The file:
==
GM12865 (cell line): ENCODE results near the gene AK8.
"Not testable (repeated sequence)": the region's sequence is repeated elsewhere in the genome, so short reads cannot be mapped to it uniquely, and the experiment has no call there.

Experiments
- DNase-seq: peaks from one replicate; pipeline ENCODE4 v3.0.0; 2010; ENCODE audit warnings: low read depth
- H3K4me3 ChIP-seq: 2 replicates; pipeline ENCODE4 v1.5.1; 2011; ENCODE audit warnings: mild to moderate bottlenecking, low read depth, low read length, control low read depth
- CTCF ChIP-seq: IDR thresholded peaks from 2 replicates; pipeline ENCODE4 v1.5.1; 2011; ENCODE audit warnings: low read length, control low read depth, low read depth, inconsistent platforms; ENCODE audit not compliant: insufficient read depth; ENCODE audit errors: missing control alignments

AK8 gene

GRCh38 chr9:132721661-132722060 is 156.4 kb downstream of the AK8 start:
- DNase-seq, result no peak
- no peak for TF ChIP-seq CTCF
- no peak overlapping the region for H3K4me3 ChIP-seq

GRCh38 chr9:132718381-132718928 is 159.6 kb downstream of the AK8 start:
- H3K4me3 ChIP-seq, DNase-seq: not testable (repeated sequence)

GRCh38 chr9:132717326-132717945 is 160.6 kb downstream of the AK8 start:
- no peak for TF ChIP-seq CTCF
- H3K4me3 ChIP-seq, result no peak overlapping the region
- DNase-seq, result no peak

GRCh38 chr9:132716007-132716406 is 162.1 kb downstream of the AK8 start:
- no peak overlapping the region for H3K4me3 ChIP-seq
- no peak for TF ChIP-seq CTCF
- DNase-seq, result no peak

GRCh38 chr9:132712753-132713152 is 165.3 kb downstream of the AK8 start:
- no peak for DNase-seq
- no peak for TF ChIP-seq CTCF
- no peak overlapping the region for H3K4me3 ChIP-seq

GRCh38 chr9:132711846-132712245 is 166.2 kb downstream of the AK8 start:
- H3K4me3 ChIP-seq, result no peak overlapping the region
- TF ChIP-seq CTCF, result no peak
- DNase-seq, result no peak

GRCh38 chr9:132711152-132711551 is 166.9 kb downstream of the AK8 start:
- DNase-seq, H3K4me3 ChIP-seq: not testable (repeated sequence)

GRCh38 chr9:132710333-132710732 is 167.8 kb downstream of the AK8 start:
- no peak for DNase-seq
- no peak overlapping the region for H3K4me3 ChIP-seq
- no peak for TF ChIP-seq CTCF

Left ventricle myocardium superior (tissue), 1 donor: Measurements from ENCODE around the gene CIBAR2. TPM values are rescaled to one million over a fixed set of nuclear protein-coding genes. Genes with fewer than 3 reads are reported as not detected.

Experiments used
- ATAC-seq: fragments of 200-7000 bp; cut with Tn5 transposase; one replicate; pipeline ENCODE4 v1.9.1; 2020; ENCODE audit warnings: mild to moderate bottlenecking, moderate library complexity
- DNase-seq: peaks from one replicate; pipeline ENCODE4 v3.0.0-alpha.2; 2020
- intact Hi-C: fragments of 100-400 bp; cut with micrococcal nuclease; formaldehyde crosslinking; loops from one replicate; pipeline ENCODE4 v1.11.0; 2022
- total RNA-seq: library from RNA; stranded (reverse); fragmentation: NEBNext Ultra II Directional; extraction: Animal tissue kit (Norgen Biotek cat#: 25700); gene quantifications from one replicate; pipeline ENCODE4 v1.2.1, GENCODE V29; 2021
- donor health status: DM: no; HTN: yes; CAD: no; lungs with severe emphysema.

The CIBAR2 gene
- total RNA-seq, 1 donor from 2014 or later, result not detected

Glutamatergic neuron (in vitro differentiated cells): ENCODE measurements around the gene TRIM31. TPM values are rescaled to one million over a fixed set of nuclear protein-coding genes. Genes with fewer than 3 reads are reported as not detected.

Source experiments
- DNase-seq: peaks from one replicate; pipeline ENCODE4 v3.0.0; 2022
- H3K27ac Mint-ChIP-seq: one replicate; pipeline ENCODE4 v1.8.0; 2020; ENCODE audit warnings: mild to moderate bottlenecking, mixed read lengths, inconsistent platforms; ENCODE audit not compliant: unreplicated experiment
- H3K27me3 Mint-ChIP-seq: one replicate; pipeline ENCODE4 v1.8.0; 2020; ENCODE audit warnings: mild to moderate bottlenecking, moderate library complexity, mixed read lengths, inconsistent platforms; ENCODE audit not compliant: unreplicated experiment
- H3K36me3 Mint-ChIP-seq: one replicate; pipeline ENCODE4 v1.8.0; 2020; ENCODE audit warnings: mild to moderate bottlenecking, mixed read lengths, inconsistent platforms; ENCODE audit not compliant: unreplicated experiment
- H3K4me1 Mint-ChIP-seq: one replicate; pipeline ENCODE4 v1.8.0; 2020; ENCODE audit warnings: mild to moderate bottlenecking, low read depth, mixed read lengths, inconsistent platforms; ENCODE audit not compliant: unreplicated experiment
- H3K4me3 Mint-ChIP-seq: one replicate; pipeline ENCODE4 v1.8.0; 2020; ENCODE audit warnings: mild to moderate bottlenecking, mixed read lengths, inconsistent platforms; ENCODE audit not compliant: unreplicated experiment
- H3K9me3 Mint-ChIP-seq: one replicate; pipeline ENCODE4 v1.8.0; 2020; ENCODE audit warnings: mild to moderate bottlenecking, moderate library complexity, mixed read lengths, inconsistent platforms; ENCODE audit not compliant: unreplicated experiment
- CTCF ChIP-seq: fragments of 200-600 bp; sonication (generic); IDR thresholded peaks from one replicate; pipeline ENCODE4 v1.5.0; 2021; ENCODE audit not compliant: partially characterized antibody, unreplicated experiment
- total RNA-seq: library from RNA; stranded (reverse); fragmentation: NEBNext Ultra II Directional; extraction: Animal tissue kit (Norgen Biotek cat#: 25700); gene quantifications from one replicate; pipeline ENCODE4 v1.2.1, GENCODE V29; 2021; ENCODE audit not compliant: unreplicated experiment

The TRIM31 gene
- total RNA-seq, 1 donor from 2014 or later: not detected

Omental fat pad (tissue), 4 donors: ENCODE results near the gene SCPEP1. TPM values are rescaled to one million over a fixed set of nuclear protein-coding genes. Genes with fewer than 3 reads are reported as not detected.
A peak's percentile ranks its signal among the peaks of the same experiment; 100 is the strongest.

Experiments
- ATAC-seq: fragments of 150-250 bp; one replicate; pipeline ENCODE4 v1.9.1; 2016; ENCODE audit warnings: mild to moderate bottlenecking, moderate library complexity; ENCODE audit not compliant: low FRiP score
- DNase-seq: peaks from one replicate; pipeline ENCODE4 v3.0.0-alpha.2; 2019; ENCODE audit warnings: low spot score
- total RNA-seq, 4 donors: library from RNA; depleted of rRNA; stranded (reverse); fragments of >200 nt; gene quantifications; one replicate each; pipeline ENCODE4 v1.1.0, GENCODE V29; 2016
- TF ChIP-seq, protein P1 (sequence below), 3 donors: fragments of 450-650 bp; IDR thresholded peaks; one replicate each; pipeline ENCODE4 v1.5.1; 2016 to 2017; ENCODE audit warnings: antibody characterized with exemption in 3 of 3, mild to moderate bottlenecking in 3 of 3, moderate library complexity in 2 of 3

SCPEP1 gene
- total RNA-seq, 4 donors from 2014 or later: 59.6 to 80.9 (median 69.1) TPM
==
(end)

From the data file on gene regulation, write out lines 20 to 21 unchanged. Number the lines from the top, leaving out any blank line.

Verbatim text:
- no peak for TF ChIP-seq CTCF
- DNase-seq, result no peak